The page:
Facet searches are a very powerful way of publishing databases, providing a guided search which does not require knowledge of the structure and content of the database. They’re widely used in shopping websites to guide you through a catalogue of tens of thousands of options, where they progressively filter out options and offer new filter options as a function of the filters already applied.
Heurist has the unique ability not only to run these sort of filters but to allow filtering based on the characteristics of other records linked through several relationship steps. For example, in a theatre performance database you could find all theatres which hosted plays which featured actor(s) born in Stratford. This sort of multi-level query would normally require the writing of obscure SPARQL queries in a triple store or multiple levels of SQL queries in a relational database; in Heurist it can be set up in a couple of minutes by clicking through a simple selection wizard.
While we’ve had facet searches for some years, work on the Beyond 1914 and Expert Nation projects in particular has led us to make facet searches much more customisable and instantly embeddable into third party websites such as WordPress. The result can be seen in the customisation of searches on the Beyond 1914, Expert Nation and Digital Harlem websites featured in our Projects page; the code required to embed a search in a web page is immediately available by right-clicking on any saved search (see below).
You will find facet searches on the left side of the main Filter-Analyse-Publish screen (see screenshot above). You can add filters and searches under any of the headings on the left, such as “My Filters” (as shown above), or within the workgroups below. Those saved under “My Filters” will only be visible to you, whereas those saved under the respective workgroup will be visible to all members of that workgroup. In order to add a new Facet Search, mouse over the area where you want it to to be listed and right click on the 3 parallel white lines which appear on the right. Right clicking will drop down a menu as above. Select the “New Faceted” option with the icon. This will open a popup screen which will ask you to select the entity (record) type on which you want the search to be based. A default name is given to the search, but this can be altered as necessary for clarity. You also have the option of selecting which workgroup you would like the search to be saved under. “Advanced” options allow you to set a Preliminary filter and Expansion rules; and if the search is to be used in a website, then the “Public interface” heading allows one to set a title for the search in the user interface, as well as decide (via a checkbox) whether or not to display the full set of records before the facet selection occurs. This can be useful if you wish people to interactively narrow down their focus on the information on a website.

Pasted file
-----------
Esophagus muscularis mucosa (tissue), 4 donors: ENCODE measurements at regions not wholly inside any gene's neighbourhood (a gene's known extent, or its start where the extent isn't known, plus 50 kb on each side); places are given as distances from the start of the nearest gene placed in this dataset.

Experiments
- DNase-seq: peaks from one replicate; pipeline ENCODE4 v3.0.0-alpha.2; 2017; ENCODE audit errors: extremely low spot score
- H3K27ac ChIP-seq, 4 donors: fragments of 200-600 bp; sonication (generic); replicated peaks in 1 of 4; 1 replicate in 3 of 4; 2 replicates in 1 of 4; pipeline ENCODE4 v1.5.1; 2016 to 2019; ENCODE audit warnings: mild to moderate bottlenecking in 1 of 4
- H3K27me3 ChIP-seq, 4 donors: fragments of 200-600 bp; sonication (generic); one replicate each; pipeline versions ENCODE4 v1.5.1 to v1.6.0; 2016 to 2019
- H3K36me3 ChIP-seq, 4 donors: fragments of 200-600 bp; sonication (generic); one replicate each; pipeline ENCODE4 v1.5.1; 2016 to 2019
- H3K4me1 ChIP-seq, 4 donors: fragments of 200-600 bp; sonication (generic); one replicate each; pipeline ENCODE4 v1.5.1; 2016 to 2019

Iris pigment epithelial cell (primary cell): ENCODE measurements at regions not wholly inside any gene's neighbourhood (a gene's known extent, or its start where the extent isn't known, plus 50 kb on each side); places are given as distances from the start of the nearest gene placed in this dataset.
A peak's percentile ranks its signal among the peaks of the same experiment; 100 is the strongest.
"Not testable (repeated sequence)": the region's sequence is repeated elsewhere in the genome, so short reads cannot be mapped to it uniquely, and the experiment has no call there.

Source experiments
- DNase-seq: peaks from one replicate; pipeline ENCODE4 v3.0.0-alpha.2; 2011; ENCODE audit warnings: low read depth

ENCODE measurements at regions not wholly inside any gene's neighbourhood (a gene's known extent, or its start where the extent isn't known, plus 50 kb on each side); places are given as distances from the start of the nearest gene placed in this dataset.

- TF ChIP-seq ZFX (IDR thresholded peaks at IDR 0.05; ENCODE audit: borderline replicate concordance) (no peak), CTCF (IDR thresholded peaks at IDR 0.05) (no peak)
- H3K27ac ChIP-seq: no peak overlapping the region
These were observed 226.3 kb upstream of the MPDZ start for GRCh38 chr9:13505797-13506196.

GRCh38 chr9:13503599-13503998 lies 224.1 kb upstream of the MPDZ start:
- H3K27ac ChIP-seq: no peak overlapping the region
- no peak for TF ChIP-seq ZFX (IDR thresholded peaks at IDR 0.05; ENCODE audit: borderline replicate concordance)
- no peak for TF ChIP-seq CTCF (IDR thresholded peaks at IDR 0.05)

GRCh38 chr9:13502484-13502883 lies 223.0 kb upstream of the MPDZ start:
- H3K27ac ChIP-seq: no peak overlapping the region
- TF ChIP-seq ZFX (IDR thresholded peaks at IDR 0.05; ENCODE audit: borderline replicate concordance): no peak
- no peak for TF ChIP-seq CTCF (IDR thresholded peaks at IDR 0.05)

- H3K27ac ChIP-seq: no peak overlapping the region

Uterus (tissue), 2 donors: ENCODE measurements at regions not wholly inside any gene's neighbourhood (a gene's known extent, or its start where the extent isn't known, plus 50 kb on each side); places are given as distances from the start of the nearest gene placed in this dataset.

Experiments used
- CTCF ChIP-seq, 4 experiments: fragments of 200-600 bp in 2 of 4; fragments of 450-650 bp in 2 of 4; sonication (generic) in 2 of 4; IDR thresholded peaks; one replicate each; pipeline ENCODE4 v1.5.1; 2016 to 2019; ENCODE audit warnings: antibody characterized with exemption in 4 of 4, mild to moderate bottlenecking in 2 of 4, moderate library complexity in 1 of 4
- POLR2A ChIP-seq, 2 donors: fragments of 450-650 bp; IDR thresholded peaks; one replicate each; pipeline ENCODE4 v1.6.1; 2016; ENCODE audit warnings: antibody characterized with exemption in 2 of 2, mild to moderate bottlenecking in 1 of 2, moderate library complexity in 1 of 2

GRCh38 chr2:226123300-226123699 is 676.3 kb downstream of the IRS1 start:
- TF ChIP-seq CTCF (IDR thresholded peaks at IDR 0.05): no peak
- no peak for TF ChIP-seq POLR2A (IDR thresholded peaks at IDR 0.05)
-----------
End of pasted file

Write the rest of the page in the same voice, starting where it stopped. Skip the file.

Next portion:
As one starts to define the facet search, the next screen offers the option of including linked-from record types – with reverse pointers, indicated by << – as well as the records that are pointed to, which are shown with a blue arrow. In some circumstances it can be useful to expand the search options in both directions, showing records that point to one’s base entity, as well as records that the base entity points to. If these bi-directional relationships are desired to be included in the search then check the box next to “Show linked-from record types”. Clicking on the blue arrow next to records that are pointed to will drop down a list of their fields for inclusion in the search parameters, with their pointer fields also displayed as blue arrows that can be selected, etc. It is possible to build a deep, nested tree of fields for inclusion in the search. The act of defining these searches can inform research questions that were previously not considered, as one starts to explore the relationships within one’s data.
Once one has selected fields, one can choose how the fields will be displayed in the search (see above) – as a list, as wrapped text, as a search where the user enters text, as a dropdown list or as a slider (the latter is used for numbers and dates). One can change the order of the fields to affect the display of the facet search. This allows one to guide users through their search by putting the more generic fields at the top and then more specific ones lower down, or encourage users to focus in particular areas by putting those fields first. The type of search will vary according to the nature of both the data and the way that the search will be used. For example, one might wish to allow people to enter text when searching on Family Name in a database of historic soldiers, but one might give them a list of the names of Companies of Players in a theatre performance database. Dropdowns are primarily useful if they are short. For fields where the list of dropdown terms is very long a list or wrapped text may be more appropriate. The final screen in the facet search is a preview, allowing one to see what the final search will look like. One can then use the Back and Next buttons to go backwards and forwards tweaking the search display until it matches your expectations. Once the faceted search is saved, right-clicking it and choosing Embed: from the dropdown menu will provide you with both a URL and the code to embed the search in a webpage.